The FSB published a letter addressed to all G20 Finance Ministers and Central Bank Governors on 18 February 2020.
The letter sets out the areas that the FSB are focusing their efforts on. All of the measures are to ensure that the FSB is ready to respond to new vulnerabilities at the same time as being able to manage and mitigate known risks.
The key items the FSB is looking at are:
- LIBOR: the FSB will deliver a report at the July G20 setting out supervisory measures in place to monitor the LIBOR transition, together with a list of remaining challenges associated with it. This will be followed by a further report in G20 December.
- Technology: the FSB will be delivering a report on BigTech, RegTech and SupTech at G20 July. Following this, a workshop will be arranged for varying parties exploring regulatory approaches to BigTech in finance. A draft cyber incidents toolkit will also be delivered in April for public consultation.
- Identifying new and emerging vulnerabilities: the FSB continues to horizon scan with a view to identifying and assessing new and emerging risks to global financial stability.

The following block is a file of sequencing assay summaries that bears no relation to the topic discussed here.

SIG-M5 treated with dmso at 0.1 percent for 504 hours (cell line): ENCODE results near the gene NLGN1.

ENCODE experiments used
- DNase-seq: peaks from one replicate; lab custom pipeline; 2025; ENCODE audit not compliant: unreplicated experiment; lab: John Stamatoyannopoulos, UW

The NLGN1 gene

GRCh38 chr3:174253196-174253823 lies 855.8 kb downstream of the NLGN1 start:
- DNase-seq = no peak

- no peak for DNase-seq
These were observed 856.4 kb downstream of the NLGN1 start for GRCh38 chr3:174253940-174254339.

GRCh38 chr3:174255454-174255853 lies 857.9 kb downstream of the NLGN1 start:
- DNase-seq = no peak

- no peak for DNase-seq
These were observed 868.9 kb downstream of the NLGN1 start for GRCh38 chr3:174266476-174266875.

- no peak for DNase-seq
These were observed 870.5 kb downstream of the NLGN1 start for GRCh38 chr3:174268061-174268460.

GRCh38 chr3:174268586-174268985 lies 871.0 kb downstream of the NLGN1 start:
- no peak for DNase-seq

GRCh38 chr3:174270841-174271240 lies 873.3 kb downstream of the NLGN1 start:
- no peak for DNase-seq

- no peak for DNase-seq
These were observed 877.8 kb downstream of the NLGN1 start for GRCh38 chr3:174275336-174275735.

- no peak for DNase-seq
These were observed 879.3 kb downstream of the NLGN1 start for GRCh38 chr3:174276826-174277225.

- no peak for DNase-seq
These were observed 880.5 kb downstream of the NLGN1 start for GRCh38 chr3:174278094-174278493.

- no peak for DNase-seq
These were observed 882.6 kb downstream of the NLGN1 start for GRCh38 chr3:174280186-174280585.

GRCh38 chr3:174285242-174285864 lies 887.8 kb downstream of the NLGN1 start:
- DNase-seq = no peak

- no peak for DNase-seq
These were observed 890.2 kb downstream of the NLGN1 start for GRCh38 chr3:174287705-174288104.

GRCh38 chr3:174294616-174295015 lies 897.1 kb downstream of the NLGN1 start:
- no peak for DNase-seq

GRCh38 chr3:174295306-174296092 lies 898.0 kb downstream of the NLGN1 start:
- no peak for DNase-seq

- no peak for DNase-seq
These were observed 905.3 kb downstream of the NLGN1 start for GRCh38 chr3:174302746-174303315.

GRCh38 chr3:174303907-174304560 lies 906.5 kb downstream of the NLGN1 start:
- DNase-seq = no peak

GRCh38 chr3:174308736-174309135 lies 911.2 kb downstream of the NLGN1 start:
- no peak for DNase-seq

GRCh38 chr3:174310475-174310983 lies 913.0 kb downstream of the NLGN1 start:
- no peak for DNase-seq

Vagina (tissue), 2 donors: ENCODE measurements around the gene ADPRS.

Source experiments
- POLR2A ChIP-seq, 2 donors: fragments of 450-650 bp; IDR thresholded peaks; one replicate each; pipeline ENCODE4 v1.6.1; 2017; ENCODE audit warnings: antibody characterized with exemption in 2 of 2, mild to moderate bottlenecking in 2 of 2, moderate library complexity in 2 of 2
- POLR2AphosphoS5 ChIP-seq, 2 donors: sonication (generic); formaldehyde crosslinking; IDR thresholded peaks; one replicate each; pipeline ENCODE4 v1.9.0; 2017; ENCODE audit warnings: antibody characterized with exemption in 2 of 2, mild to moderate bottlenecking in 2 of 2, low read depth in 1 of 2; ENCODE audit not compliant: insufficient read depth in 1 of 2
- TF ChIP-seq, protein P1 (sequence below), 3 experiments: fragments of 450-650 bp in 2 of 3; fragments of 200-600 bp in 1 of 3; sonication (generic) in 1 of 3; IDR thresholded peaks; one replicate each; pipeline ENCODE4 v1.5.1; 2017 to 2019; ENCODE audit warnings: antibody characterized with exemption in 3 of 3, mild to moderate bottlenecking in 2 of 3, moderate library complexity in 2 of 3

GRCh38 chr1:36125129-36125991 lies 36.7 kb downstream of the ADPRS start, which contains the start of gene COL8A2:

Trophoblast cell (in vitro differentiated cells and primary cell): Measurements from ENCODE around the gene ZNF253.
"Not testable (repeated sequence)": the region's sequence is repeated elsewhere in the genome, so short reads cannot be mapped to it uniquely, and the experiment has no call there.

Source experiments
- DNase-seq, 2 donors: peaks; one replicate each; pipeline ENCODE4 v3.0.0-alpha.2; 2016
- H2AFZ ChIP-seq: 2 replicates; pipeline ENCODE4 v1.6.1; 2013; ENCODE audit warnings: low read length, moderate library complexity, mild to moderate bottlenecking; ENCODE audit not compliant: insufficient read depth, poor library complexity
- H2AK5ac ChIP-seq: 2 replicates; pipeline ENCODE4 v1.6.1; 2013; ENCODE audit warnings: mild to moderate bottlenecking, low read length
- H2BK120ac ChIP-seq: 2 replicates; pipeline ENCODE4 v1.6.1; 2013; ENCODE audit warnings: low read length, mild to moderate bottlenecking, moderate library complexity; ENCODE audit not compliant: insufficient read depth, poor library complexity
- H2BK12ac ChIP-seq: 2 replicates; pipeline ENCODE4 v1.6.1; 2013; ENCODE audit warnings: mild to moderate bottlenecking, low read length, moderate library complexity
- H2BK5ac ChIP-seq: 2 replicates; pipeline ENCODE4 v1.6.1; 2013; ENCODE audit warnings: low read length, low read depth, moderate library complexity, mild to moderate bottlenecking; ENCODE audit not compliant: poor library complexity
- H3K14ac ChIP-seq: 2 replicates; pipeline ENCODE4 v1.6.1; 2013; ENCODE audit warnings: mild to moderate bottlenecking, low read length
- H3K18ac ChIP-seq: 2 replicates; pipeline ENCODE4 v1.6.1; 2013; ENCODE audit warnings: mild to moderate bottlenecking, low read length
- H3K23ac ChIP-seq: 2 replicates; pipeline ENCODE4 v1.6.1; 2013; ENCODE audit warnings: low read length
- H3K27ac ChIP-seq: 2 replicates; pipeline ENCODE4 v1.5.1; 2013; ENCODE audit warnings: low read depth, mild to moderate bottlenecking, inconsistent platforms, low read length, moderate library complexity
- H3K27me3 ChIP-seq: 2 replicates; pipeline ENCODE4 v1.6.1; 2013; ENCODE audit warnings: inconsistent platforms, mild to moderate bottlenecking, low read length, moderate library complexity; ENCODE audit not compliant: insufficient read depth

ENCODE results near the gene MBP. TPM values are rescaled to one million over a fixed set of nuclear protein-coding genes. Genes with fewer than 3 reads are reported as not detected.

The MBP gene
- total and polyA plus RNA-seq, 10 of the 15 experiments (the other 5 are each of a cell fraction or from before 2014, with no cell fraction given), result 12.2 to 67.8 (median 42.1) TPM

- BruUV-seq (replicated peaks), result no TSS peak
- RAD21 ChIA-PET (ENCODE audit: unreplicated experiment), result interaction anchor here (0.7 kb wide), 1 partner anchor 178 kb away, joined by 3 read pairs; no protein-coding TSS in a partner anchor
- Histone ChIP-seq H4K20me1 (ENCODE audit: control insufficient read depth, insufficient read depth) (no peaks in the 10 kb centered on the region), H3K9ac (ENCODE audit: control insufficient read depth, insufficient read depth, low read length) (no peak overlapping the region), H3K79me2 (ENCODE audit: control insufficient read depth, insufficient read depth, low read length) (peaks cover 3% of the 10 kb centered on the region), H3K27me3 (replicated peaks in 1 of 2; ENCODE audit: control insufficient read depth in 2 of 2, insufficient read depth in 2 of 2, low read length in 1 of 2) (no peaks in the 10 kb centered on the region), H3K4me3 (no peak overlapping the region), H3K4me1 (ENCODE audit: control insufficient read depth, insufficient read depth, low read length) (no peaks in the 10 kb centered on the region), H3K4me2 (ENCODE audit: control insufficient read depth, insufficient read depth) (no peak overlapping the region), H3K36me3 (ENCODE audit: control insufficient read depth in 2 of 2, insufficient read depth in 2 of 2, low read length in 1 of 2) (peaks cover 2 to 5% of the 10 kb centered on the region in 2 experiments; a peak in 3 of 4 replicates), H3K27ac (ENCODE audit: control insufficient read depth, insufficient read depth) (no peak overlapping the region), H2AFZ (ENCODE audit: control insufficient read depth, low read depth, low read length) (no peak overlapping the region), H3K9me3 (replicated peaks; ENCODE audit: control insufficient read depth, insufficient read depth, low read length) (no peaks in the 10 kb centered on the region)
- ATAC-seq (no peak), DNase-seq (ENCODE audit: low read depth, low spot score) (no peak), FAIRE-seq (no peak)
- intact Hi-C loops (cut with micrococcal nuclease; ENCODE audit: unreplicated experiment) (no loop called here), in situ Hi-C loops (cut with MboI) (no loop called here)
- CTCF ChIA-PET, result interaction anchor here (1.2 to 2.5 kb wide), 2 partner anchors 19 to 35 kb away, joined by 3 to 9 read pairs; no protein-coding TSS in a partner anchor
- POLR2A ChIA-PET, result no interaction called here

- Stablecoins and cross-border payment systems: the FSB will deliver a report on this in April and in July and will continue to try to keep pace with new technologies to ensure the right regulatory and supervisory frameworks surround them. The FSB has also undertaken to produce a roadmap for improving cross-border payment systems.
- Nonbank Financial Intermediation: the FSB is planning to create a group to consider what extra work needs done in this area in light of its growth.
- Post-crisis regulatory framework: the FSB will continue to assess whether the reforms implemented are still fit for purpose. A public consultation will be published in June with a final report being presented at G20 October. A money market reforms report is also underway, together with a report on the implementation of the post-crisis reforms.